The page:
You can run to Las Vegas and get married, and your marriage will be recognized in Ontario. What about a divorce?
It turns out that divorce is a serious matter in Canada. Under our Constitution, it falls under the federal jurisdiction, and there are strict limitations as to when a foreign divorce can be recognized.
The Divorce Act provides the following provision:
22. (1) A divorce granted, on or after the coming into force of this Act, pursuant to a law of a country or subdivision of a country other than Canada by a tribunal or other authority having jurisdiction to do so shall be recognized for all purposes of determining the marital status in Canada of any person, if either former spouse was ordinarily resident in that country or subdivision for at least one year immediately preceding the commencement of proceedings for the divorce.
In plain English, this provision prohibits people from running off to a foreign country for a weekend to get a divorce that can be recognized in Canada. Rather, one of the spouses must have lived in the foreign country for at least one year immediately before the start of the divorce proceeding. Needless to say, the divorce must also be granted by a competent court or tribunal in that foreign country.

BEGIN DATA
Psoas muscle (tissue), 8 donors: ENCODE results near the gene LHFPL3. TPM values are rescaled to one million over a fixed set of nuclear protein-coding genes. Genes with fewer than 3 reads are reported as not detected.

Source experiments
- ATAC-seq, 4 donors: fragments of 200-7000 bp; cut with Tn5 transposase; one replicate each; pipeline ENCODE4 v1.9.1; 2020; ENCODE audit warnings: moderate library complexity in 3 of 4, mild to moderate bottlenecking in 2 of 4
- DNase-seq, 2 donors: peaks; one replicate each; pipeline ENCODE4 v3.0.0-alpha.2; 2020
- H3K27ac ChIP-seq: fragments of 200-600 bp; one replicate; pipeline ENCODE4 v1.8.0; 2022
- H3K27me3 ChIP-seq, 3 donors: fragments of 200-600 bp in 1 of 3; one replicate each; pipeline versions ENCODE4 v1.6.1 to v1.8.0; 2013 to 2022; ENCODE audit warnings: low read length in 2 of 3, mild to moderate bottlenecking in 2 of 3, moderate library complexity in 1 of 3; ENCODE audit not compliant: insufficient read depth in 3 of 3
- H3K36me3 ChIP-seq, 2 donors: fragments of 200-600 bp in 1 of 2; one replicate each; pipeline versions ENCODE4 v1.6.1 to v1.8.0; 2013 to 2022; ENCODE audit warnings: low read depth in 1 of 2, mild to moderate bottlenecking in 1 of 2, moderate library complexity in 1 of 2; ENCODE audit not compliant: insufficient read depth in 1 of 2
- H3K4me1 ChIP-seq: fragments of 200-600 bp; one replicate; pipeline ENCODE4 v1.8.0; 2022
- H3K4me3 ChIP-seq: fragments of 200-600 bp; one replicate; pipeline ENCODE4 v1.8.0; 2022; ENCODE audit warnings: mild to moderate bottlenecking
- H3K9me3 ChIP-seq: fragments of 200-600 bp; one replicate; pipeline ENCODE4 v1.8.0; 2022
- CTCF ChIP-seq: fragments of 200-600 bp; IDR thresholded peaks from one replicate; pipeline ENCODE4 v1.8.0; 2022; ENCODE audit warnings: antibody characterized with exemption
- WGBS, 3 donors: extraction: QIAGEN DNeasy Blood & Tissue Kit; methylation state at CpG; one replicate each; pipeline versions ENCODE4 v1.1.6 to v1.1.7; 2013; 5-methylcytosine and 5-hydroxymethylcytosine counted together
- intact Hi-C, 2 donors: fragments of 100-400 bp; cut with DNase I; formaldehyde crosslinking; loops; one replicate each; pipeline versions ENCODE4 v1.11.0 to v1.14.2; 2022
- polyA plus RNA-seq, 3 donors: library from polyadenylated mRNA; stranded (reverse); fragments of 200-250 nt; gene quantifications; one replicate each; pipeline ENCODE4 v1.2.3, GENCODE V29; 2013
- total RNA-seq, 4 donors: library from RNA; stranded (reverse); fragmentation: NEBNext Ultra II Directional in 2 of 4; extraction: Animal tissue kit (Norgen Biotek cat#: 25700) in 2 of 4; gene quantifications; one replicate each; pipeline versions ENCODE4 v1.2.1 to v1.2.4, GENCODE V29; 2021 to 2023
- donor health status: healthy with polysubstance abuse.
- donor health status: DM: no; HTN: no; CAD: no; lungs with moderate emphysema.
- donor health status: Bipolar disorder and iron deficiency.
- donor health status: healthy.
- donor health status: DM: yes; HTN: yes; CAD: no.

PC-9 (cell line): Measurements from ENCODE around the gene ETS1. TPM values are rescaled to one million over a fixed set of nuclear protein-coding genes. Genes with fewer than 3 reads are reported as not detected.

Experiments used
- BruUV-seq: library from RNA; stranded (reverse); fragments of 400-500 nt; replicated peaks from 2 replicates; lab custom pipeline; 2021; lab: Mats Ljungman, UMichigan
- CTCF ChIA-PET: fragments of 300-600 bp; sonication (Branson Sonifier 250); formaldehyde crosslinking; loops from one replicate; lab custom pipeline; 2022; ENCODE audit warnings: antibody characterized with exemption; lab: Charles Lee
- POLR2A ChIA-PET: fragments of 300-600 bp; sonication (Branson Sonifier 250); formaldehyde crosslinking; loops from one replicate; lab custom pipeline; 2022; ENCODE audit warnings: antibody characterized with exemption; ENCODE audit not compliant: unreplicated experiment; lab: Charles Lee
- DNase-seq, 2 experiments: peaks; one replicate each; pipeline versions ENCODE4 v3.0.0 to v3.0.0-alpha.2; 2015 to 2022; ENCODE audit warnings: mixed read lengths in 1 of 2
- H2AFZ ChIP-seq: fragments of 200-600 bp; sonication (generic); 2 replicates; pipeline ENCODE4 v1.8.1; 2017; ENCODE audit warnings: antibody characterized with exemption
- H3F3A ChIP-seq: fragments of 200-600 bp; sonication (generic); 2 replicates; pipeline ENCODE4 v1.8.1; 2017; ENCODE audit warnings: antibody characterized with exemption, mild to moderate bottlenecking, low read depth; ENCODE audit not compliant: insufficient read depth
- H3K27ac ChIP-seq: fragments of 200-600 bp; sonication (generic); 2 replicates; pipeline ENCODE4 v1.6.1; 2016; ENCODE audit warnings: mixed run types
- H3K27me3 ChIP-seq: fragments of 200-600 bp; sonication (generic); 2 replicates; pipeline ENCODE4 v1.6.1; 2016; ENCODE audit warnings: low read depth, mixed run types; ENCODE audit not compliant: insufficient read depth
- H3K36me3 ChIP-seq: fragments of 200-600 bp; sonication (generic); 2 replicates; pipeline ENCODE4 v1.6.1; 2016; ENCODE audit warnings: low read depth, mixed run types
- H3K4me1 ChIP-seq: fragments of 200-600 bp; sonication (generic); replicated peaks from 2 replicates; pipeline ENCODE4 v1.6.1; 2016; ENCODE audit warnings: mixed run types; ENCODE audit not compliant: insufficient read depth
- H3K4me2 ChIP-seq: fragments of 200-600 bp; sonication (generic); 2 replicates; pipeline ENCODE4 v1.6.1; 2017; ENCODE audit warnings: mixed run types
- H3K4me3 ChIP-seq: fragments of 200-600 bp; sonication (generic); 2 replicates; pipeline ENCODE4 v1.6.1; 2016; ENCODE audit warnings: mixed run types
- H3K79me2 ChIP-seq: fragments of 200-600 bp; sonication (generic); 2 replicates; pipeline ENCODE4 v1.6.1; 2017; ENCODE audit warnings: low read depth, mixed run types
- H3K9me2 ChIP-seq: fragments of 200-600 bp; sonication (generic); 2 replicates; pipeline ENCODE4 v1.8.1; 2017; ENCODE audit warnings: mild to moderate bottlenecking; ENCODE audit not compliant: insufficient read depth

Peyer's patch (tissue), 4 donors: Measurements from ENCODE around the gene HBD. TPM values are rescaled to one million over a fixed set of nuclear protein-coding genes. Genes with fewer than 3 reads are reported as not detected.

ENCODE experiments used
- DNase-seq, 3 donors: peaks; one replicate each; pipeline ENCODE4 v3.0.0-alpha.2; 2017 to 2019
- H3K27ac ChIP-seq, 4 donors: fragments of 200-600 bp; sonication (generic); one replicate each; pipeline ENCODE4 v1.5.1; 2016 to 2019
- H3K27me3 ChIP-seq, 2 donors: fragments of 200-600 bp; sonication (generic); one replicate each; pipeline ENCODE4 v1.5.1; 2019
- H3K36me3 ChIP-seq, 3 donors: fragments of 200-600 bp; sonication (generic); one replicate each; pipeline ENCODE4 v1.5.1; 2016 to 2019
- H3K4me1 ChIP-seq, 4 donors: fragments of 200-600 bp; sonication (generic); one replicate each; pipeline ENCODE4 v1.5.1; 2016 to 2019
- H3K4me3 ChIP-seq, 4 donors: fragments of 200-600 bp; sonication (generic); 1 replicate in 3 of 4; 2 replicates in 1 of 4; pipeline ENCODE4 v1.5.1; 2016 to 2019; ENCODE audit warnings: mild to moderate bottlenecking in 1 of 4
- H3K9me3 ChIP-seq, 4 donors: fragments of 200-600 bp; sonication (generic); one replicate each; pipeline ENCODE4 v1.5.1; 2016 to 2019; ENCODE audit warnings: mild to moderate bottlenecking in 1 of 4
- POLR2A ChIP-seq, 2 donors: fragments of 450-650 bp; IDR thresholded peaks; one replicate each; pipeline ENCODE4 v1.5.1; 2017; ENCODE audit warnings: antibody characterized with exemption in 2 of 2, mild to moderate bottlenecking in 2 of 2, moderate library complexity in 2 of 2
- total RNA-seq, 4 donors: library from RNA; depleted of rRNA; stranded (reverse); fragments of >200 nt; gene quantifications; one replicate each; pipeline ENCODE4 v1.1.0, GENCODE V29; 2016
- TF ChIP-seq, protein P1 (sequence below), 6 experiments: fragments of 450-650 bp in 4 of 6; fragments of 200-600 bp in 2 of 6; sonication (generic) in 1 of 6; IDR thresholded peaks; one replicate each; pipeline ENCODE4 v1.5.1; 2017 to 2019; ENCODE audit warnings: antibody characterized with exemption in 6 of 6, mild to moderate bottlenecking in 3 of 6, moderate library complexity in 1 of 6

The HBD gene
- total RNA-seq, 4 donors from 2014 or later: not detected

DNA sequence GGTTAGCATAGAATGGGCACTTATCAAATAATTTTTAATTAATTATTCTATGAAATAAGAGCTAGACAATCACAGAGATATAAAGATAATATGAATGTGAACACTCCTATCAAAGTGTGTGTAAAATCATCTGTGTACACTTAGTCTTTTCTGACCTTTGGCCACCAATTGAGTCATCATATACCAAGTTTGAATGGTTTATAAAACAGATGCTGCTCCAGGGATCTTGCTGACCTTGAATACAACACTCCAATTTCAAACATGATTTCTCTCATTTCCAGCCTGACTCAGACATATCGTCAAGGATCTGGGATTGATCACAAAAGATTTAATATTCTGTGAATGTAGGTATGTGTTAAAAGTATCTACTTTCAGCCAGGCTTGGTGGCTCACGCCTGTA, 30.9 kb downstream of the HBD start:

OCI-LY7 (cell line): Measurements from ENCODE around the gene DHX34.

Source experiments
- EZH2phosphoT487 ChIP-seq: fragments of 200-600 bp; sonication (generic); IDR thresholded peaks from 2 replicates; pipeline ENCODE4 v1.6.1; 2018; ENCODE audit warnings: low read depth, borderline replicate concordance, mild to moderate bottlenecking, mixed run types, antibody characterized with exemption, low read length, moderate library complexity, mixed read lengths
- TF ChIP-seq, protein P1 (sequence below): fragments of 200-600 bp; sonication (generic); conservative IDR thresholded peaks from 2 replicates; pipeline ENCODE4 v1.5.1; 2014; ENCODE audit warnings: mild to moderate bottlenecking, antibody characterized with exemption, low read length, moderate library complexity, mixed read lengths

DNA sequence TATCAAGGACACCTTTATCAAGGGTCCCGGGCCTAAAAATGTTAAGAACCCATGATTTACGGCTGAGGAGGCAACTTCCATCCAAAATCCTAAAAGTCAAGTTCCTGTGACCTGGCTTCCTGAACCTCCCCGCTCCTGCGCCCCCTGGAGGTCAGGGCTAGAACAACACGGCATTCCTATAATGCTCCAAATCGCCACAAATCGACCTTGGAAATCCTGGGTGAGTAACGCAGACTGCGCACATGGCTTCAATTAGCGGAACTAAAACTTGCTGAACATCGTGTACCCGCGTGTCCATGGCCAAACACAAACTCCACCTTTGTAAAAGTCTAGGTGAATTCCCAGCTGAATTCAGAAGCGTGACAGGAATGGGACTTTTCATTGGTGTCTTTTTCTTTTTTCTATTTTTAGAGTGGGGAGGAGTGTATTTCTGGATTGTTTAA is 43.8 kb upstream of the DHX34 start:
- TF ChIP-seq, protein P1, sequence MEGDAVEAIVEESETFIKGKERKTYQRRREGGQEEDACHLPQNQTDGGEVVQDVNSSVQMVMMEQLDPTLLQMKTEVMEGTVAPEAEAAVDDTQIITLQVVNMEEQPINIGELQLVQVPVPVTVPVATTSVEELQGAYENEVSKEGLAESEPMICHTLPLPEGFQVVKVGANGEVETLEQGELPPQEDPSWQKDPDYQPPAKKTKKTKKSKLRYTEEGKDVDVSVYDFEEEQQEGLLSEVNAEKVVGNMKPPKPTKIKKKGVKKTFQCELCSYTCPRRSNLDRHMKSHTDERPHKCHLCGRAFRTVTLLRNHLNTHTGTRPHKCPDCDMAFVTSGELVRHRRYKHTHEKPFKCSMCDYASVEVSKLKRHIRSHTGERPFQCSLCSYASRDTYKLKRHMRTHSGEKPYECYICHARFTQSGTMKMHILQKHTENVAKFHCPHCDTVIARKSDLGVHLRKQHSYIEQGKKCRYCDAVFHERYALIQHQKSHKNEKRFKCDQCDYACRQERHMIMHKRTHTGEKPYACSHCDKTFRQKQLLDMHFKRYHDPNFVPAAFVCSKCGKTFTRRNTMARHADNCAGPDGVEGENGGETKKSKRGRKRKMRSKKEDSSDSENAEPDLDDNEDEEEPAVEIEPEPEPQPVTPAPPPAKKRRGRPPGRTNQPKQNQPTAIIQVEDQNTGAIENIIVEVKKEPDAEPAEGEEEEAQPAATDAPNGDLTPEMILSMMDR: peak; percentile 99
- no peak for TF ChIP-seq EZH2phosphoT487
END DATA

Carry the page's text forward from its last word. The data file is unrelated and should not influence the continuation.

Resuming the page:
If you want to get re-married in Ontario after a foreign divorce, you’ll need to satisfy the requirements stipulated under the Ontario Marriage Act:
8. (1) An applicant for a licence who has been previously married is entitled to be issued a licence if such marriage has been dissolved or annulled and such dissolution or annulment is recognized under the law of Ontario and the applicant otherwise complies with the requirements of this Act.
(2.1) Before issuing a licence, an issuer may require a person to whom subsection (2) applies to deposit with the issuer such material as the issuer considers relevant to the proof of the divorce or annulment.
In practice, to obtain a marriage license from a municipal government, you’ll need the following in addition to the Marriage License Application :
(1) an original or a certified copy of the divorce decree,
(2) if the decree is in a language other than English or French, a translated copy together with an affidavit sworn by a certified translator,
(3) an opinion letter from a lawyer stating why the divorce decree in question should be recognized in Canada, and
(4) a Statement of Sole Responsibility (an official document) for each previously granted divorce, signed by both parties of the proposed marriage.
If you need an opinion letter regarding your foreign divorce, please do not hesitate to contact me at 416-433-5531.
Please Note: This article is provided for information and educational purposes. It does not constitute legal advice and should not be regarded as such. Legislation referred to may have been amended or repealed since the publication of the article.